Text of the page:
Big Four Networks Don't Mind Delaying Digital Transition
ABC, NBC, Fox and CBS have lined up behind the proposal by the Obama transition team to move the DTV transition date.
By John Eggerton and Marisa Guthrie -- Broadcasting & Cable, 1/8/2009 10:47:00 AM
Add Fox to the list of networks that is OK with moving the DTV transition date if that's what it takes to successfully move viewers from analog to digital.
Fox parent News Corp. said in a statement Thursday that it "supports any efforts to ensure that the transition to digital television is a success. Our first concern is what’s best for our viewers, and we believe that the Obama-Biden Transition Team shares our concern. We look forward to continuing to work with the Administration, Congress, and the FCC to achieve a smooth DTV transition."
The networks were responding t
, though the Obama camp did not say by how much. It is currently set for Feb. 17, 2009, less than five weeks away. The Bush Administration didn't respond directly,
ABC has said it supports Obama's requests, while CBS says it is, "open to the suggestion," but adds that it is open, "to any suggestion that makes the digital transition easier for our viewers. We look forward to working with the new Administration and Congress to that end.”
NBC supports the move, too. “President-elect Obama's call to extend the DTV transition deadline is prudent and well-considered, helping to ensure that all over-the-air households are ready to receive digital signals on the new transition date. We look forward to working with the new Administration and Congress to implement the President-elect's proposal.,” the network said in a statement.
CBS will proceed as planned given that the February sweeps period has waned in importance, the network's strategy has been to spread out the numbers of original episodes of regular series between February and March. But there are still some big events in February: the Grammys, and the premieres of the latest iterations of Survivor and The Amazing Race. But they do not anticipate any programming changes as a direct result of any proposed or actual transition delay.
The "transition" (more accurately, the "Cutoff of analog full-power broadcasts") has already been postponed once. Do we postpone it again, making the "I'm not gonna do anything, 'cause they'll just keep puttin' it off" people right?
Few have taken it seriously, with many people just saying they'll wait and get Cable. If we postpone it, they'll still wait.
We've had ten years to get the message out. Ten years to design and build test equipment for installers. Ten years to train antenna installers. Ten years to tell developers and MDU people about MATV systems. Ten years to develop plans and strategies.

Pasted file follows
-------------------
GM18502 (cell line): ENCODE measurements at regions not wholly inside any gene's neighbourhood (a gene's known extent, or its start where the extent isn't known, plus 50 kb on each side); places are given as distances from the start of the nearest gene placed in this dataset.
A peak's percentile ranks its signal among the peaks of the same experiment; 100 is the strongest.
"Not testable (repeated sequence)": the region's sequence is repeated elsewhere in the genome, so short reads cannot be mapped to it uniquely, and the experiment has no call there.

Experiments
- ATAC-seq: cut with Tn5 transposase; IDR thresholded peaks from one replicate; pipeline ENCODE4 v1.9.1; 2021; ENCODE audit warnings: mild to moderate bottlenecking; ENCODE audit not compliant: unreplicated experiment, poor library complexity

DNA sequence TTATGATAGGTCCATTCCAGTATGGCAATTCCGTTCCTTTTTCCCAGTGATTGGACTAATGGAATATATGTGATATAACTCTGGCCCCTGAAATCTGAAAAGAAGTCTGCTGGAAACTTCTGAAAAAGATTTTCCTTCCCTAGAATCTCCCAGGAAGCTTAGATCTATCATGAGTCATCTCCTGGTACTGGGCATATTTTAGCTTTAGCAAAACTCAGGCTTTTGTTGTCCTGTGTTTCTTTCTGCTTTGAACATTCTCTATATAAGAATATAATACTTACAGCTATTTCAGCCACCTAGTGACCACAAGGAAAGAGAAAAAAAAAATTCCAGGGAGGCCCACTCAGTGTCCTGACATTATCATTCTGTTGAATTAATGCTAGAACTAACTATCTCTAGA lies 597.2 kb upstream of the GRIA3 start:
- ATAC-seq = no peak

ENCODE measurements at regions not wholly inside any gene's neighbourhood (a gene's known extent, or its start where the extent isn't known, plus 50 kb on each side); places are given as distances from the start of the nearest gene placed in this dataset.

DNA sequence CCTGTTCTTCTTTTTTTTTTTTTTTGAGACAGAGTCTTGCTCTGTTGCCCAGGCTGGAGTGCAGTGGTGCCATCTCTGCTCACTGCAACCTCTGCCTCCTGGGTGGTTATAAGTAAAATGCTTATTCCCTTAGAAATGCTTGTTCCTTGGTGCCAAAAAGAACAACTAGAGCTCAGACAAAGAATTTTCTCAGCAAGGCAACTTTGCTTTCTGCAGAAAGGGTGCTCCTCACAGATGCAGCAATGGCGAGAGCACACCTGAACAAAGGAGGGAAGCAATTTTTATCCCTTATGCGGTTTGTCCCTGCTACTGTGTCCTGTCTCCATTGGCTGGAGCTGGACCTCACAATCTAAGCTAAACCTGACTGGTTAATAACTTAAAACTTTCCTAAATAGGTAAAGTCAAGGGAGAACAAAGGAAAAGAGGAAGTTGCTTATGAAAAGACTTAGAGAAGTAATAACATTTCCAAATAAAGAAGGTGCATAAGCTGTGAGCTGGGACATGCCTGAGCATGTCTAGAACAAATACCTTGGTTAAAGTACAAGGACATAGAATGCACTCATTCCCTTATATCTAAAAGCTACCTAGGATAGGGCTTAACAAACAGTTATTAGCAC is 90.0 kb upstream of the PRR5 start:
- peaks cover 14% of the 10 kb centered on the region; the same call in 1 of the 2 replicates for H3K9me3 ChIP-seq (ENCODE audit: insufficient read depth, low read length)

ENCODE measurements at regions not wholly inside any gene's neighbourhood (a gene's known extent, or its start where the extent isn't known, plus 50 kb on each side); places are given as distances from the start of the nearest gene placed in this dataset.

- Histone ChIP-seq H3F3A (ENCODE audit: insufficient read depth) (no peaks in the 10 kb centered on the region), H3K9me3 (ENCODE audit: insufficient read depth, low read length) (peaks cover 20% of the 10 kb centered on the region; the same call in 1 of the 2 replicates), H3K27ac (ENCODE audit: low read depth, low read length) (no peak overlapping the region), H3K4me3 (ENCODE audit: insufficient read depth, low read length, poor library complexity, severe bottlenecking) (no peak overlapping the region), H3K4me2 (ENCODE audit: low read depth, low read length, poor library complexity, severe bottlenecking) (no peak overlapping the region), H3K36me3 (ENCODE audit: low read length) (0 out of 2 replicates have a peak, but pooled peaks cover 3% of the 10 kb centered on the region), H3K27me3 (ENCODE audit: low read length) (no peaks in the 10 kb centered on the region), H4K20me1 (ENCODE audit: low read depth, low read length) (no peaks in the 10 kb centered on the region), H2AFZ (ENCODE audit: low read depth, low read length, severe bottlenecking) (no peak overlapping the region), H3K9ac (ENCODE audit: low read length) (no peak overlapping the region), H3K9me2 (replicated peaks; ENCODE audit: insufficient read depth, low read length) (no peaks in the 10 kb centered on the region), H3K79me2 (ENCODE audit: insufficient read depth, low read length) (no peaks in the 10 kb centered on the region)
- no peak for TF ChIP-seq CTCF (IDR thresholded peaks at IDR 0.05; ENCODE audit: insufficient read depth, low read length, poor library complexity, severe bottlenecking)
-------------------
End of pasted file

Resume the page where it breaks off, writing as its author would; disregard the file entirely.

Now, two months away, people are starting to panic. It's too late to start over now.
Ken English - 1/10/2009 11:39:00 AM EST
There is nothing wrong with analog TV. I currently get all the VHF and UHF stations in Providence and Boston with a roof antenna. I hooked up the Digital box and am down to three stations.
DTV is nothing more than a giant government scam to enrich the cable companies.
Ed - 1/10/2009 11:11:00 AM EST
The delay is a joke, pure and simple.
I'd like to see the other discretionary spending done by those who claim they "can't afford" a $40 converter box. Cigarettes? Liquor? DVD rentals?
People have known this was coming for over a year. Businesses have paid for that spectrum, in advance.
No matter when it occurs, there will always be people claiming "they didn't know."
Congress didn't force studios to keep issuing movies on VHS when DVD took over, nor were there "DVD coupon programs" to buy DVD players for people.
Let the conversion take place.
The networks don't "mind" because it doesn't affect them one way or the other. Any costs (that of running multiple transmitters) are borne by the affiliates, so it's no bother to them.
If affiliates are worried, I'm sure most electronic stores would be thrilled to team up with their local TV station for a big converter box blowout sale for little more cost to the affiliate of running their analog transmitter for another month or so.
Bill - 1/9/2009 4:41:00 PM EST
I wonder what those companies that bought the analog spectrum at auction last year think about having to wait on the "transition"?
Also I can't believe that waiting a while will make this transition any easier. There will always be "poor, rural or elderly" folks who can't pay - or don't understand.
Let's do it and deal with the consequences. Waiting won't help anything and will make the 99% of us who are "ready" have to watching those crawls and PSA's for even longer!!!
Hoyt Andres - 1/9/2009 1:43:00 PM EST
For those in favor of removing VHF stations, have you stopped to consider the stations that will acquire their former analog VHF channels (6-13) after giving up their temporary digital UHF ones?
I believe a four-prong effort could enable the current February 17 shutoff a success:
1. Government compensation if necessary for free TV station monikered converters who request them from their local stations preferably after the switch.
2. Government compensation for all converters in retail stores as current DTV converter program draws down.
3. Increase power output of digital stations beyond current proposed levels after switch.
4. Sparingly and very temporarily use the amateur television frequencies (just below air channel 14) that coincide with the cable television frequencies (around cable channel 64) for analog simulcasts for some if not most broadcast stations just after the
official switch (only if LPTV-Broadcast Station simulcast partnerships cannot be drawn).
LAWRENCE PREVITI - 1/9/2009 12:32:00 PM EST
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